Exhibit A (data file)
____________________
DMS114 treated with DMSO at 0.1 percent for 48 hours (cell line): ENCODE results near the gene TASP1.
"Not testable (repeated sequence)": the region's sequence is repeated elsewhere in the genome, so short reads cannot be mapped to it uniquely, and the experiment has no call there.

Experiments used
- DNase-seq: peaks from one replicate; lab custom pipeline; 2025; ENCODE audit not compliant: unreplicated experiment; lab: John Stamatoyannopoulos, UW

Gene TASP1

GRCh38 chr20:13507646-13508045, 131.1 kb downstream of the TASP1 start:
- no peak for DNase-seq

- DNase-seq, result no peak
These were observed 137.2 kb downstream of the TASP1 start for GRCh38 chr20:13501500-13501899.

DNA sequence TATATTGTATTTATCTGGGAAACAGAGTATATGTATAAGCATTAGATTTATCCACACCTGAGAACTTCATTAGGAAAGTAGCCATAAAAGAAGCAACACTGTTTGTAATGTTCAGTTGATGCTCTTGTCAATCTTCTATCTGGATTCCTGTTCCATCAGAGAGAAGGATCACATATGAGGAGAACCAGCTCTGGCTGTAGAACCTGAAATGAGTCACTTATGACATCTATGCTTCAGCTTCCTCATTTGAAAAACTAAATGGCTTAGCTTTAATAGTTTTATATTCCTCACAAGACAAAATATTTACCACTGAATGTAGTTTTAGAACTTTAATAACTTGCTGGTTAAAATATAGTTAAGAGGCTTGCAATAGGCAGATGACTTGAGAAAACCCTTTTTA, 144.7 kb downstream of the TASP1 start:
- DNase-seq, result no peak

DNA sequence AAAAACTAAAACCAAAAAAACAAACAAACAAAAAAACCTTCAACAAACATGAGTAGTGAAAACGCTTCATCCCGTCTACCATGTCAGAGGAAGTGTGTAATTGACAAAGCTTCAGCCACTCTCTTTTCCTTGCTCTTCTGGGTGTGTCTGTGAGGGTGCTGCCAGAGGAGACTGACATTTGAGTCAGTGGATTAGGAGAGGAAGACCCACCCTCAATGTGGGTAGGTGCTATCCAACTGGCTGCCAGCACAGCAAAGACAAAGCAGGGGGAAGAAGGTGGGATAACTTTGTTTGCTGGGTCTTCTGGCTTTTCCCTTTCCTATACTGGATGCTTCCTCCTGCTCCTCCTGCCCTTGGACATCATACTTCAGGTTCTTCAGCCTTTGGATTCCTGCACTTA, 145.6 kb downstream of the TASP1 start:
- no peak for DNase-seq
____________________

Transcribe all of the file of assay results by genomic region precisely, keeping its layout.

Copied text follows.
DMS114 treated with DMSO at 0.1 percent for 48 hours (cell line): ENCODE results near the gene TASP1.
"Not testable (repeated sequence)": the region's sequence is repeated elsewhere in the genome, so short reads cannot be mapped to it uniquely, and the experiment has no call there.

Experiments used
- DNase-seq: peaks from one replicate; lab custom pipeline; 2025; ENCODE audit not compliant: unreplicated experiment; lab: John Stamatoyannopoulos, UW

Gene TASP1

GRCh38 chr20:13507646-13508045, 131.1 kb downstream of the TASP1 start:
- no peak for DNase-seq

- DNase-seq, result no peak
These were observed 137.2 kb downstream of the TASP1 start for GRCh38 chr20:13501500-13501899.

DNA sequence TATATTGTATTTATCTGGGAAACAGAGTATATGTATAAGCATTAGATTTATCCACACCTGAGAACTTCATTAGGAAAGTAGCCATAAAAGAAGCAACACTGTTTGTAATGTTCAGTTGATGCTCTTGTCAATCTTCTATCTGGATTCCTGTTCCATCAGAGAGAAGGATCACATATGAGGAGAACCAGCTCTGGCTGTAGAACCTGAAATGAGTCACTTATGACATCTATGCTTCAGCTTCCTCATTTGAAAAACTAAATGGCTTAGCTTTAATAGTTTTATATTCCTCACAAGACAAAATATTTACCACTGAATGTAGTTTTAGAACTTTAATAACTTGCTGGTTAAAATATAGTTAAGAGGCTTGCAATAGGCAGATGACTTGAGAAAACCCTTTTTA, 144.7 kb downstream of the TASP1 start:
- DNase-seq, result no peak

DNA sequence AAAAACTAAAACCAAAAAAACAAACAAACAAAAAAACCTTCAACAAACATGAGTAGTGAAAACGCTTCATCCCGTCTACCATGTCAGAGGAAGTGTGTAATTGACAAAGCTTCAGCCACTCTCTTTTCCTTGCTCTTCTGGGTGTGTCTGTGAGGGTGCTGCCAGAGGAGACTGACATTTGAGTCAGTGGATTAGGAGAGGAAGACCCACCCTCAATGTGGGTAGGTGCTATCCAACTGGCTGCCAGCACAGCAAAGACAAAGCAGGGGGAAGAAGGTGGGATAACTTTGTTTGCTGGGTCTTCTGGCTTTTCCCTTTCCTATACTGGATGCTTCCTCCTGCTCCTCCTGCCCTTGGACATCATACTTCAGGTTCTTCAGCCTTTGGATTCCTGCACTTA, 145.6 kb downstream of the TASP1 start:
- no peak for DNase-seq